Ignorance pushed iron ore market into ‘dance of death’ – by Tess Ingram (Sydney Morning Herald – June 9, 2015)

http://www.smh.com.au/

Former Fortescue Metals Group chairman Gordon Toll says the heads of the world’s largest iron ore miners have exhibited “appalling ignorance of major economic market structures” and have created a global “debacle” that could last for decades.

Mr Toll, who now heads locally-listed magnetite hopeful Royal Resources, served as chairman of Fortescue from May 2005 to March 2007 while the company was in its development phase.

Adding his name to the list of prominent critics of the miners’ expansion strategies, Mr Toll said he was shocked shareholders of BHP Billiton, Rio Tinto, Vale and Fortescue had remained silent while their companies pressed ahead with expansion plans which would depress prices.

“The first thing is why are the shareholders not screaming and I think that’s part of the second thing which is both the executives of these companies and the shareholders are showing massive ignorance of major economics and market structures,” Mr Toll told Fairfax Media.

“I don’t believe Jimmy Wilson or Andrew Harding, any of those people, ever believed they were going to drive the iron ore price down to where they have driven it but that is because they do not understand major economics.”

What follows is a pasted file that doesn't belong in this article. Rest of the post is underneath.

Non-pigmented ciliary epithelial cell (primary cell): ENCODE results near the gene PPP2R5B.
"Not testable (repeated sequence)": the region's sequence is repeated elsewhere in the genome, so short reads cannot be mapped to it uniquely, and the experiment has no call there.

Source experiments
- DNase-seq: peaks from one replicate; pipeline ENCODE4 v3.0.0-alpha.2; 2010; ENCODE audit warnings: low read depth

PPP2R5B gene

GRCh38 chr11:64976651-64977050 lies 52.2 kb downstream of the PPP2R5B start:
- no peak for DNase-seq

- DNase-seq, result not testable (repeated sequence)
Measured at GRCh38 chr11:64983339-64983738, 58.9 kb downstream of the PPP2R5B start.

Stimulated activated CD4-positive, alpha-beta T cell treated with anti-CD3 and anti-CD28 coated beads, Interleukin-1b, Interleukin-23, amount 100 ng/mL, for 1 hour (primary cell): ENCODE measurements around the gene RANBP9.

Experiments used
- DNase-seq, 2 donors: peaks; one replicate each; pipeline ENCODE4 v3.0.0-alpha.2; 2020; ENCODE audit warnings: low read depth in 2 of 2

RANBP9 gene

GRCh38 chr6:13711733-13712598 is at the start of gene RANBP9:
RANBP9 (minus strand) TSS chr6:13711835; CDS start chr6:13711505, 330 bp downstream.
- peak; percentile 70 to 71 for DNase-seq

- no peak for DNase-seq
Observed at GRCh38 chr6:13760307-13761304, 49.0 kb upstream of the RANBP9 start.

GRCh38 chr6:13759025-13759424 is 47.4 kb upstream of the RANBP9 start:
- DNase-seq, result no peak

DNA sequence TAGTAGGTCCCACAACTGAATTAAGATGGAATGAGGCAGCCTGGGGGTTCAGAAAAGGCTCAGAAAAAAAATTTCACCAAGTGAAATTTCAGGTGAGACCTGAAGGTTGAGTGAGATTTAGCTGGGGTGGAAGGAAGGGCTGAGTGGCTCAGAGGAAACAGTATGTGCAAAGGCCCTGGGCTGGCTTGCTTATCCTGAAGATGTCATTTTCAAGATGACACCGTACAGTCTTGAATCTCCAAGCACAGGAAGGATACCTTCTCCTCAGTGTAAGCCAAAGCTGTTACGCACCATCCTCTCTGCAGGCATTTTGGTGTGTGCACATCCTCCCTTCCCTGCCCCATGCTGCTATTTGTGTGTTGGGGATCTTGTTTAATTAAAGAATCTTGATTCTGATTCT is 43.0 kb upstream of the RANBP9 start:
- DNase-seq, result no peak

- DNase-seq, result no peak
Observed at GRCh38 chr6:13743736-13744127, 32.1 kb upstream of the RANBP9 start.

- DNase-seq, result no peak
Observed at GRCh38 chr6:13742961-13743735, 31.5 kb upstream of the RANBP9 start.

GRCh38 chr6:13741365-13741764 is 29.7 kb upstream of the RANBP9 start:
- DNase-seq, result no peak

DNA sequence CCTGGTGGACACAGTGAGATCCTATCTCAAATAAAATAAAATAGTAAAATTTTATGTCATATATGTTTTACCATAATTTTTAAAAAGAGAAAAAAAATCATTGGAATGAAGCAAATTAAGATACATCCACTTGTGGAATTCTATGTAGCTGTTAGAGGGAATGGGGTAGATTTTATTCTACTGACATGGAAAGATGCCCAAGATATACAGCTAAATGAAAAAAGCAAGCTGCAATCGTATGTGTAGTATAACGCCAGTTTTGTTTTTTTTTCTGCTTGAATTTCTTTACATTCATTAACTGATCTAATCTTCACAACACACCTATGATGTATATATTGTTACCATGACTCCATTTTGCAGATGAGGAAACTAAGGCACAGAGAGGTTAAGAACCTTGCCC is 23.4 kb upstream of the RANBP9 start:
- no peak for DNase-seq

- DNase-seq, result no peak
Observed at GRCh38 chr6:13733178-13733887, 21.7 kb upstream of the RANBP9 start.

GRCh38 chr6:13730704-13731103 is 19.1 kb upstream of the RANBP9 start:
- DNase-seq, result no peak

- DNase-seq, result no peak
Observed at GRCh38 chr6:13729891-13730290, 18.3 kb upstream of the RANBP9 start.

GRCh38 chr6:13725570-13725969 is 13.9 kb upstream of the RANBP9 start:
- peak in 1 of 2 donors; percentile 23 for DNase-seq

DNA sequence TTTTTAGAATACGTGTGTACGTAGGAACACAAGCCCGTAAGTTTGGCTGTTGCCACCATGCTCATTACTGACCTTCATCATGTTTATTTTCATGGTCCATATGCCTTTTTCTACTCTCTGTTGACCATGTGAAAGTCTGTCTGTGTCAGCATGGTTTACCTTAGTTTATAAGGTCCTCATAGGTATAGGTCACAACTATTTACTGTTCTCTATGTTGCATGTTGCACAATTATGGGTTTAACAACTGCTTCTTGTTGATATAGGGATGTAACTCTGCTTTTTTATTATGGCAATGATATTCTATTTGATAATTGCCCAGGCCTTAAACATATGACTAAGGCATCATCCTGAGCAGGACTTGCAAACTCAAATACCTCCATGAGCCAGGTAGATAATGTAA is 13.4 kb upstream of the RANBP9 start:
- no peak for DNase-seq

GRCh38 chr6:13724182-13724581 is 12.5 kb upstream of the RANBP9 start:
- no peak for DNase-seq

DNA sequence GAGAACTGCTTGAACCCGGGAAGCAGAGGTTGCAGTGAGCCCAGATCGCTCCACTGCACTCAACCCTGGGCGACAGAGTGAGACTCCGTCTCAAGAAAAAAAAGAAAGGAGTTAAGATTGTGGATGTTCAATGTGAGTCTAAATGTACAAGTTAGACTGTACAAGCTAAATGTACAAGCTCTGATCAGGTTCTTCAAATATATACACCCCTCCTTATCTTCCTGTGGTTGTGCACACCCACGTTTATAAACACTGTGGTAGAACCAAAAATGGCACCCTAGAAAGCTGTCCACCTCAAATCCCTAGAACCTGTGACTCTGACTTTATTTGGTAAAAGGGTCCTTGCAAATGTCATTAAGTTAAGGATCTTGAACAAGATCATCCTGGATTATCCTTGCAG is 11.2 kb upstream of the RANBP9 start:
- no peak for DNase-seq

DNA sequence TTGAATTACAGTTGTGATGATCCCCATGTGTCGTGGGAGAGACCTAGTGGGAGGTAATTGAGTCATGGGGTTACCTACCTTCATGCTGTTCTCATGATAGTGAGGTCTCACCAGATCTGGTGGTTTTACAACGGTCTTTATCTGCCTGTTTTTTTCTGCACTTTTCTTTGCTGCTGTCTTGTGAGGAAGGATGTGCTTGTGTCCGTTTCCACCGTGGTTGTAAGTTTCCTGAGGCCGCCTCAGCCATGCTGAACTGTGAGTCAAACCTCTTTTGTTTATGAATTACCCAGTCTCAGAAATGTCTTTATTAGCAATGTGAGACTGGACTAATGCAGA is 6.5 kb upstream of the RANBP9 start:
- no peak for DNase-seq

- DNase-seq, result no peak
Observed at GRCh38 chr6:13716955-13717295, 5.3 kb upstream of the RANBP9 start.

The iron ore spot price peaked at more than $US180 a tonne in 2011, but has plummeted in the past 18 months to a year-low of $US47 a tonne in April. Iron ore was trading at about $US64 a tonne on Tuesday, as Goldman Sachs and Royal Bank of Canada reiterated to clients they expected the recent rally to be short-lived, with both banks expecting prices to fall back towards $US50 a tonne due to sustained levels of supply.

Fortescue and other iron ore miners have accused BHP and Rio of continuing to push tonnes into a depressed market in order to drive smaller players out of the sector. Fortescue’s chairman Andrew Forrest argues the companies’ public stances on expanding regardless of the iron ore price disconnected the price from traditional supply and demand levers and caused it to plummet.

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